Babies at the Atlanta Caribbean Carnival, 2008
"PERHAPS, TO BLOOM" will be a storytelling project that excavates the growing cultural impact of the contemporary Caribbean presence in Atlanta and the South at large.
Perhaps, to Bloom will document, through narratives, the subtle veneer that the Caribbean presence has formed on the city, framed early on by Julius Scott's ("The Common Wind") geographical conceptions of the Caribbean's northern contours; lingering around The Institute of the Black World which convened Caribbean thinkers such as Sylvia Wynter, Walter Rodney and C.L.R. James; and spilling into the still-running Atlanta Caribbean Carnival that started the same year as the National Black Arts Festival—a year after the City’s Office of Cultural Affairs was formed.
I think of Atlanta’s many artists and cultural producers that I have come to find are of Caribbean descent—from the land tillers in West End and Southwest Atlanta, to the fowl keepers in rural Georgia, to the culinary arts curators reimagining new food fusions and how that feeds into Atlanta's culture and artscape. The conversations will suss out what it means to identify as Caribbean and Southern—a combination of identities that, to date, has been quietly experienced but its edges not fully articulated.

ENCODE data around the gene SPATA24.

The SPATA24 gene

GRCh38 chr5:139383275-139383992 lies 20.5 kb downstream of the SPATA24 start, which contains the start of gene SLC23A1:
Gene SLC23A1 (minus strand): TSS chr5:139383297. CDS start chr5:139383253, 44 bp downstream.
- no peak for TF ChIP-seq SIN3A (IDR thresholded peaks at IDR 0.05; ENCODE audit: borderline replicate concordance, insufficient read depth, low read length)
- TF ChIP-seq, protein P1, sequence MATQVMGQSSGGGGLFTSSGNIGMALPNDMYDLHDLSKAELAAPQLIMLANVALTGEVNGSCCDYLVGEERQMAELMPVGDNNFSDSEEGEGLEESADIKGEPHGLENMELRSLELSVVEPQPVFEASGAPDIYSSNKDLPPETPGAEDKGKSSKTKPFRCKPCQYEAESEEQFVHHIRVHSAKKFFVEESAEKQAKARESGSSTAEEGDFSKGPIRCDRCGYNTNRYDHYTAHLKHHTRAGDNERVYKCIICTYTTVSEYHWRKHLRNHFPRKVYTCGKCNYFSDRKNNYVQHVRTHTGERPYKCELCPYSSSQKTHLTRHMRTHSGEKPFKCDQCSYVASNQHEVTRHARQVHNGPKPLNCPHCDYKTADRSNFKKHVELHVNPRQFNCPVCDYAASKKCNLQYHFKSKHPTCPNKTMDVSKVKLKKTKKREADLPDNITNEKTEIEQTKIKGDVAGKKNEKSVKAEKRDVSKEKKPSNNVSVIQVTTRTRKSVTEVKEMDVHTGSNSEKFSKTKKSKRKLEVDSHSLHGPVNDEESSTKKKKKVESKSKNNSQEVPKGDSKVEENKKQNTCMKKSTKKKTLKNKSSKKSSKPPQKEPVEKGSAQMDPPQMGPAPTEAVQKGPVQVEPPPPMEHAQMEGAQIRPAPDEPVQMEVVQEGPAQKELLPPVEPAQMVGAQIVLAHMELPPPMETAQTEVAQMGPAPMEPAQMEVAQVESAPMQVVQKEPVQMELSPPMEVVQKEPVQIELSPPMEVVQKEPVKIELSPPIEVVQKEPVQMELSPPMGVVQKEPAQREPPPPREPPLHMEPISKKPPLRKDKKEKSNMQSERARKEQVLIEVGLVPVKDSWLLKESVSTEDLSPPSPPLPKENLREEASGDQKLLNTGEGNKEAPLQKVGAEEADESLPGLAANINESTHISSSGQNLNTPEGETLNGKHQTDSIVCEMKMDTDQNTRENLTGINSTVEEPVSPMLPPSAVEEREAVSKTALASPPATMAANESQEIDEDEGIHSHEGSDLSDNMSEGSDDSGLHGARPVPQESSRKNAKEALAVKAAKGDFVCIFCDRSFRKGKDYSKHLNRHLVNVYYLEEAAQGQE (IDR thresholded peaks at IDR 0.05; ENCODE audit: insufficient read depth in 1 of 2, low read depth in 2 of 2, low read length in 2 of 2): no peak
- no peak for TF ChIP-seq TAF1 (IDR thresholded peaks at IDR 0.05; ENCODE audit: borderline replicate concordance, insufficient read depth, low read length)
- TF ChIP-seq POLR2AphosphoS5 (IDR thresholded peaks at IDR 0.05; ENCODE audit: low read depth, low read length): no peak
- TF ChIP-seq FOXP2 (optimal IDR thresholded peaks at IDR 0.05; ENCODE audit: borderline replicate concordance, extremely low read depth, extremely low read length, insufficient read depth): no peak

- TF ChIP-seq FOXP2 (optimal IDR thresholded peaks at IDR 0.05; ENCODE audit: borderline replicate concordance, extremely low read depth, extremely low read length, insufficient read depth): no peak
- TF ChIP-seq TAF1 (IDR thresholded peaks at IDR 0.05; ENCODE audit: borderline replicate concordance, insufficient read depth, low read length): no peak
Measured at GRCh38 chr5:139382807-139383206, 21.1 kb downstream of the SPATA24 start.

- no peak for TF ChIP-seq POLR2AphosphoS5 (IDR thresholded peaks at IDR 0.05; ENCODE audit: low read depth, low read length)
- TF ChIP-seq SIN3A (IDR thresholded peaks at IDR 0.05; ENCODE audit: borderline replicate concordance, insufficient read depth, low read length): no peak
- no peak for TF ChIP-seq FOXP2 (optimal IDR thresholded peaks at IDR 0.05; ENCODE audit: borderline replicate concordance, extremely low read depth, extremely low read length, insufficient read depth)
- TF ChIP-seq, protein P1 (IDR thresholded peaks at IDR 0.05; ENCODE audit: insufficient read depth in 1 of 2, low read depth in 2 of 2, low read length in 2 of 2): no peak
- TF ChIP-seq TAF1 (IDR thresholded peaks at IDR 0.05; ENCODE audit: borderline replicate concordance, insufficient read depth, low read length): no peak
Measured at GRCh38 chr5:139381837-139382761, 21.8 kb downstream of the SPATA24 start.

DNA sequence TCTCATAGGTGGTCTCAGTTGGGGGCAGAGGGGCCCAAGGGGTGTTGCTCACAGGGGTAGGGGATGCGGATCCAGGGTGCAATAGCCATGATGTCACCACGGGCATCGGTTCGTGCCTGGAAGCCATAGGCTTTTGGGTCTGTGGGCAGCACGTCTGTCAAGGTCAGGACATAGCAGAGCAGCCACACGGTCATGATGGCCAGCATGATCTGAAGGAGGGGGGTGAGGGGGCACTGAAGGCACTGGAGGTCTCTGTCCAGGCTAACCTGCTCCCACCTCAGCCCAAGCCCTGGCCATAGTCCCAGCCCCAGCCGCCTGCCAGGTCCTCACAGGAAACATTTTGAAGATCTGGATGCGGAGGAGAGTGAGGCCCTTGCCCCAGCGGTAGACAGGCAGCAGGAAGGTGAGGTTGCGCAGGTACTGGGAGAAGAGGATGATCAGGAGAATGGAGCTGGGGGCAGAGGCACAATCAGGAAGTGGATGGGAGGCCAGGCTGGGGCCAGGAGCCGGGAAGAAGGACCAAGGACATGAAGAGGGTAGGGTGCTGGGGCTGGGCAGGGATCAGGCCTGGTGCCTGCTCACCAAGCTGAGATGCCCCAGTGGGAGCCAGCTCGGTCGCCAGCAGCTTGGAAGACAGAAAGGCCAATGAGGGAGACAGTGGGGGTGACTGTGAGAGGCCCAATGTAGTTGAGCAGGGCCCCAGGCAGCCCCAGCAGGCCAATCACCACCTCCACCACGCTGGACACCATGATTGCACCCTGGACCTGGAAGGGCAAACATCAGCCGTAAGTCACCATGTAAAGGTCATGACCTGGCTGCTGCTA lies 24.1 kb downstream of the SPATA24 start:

I want to investigate how people are expanding geographies of the circum-Caribbean to incorporate their sense of place for now and into the future; to document the experience of a migrating people that leans future and past, equally.
Finally, I want to look at one way Atlanta can understand itself as a diasporic city—not as a gateway or pass-through, but as a catchment for all the cultural makings of a home for people who decide to stay—be it in the music, foodways, art, festivals, rituals and politics.
The title, Perhaps, to Bloom, comes from an early edition of "Black Boy," written by Richard Wright. Wright's words also appear in the epigraph for Isabel Wilkerson's nonfiction text, "The Warmth of Other Suns."
"I was leaving the South
To fling myself into the unknown….
I was taking a part of the South
To transplant in alien soil,
To see if it could grow differently,
If it could drink of new and cool rains,
Bend in strange winds,
Respond to the warmth of other suns
And, perhaps, to bloom."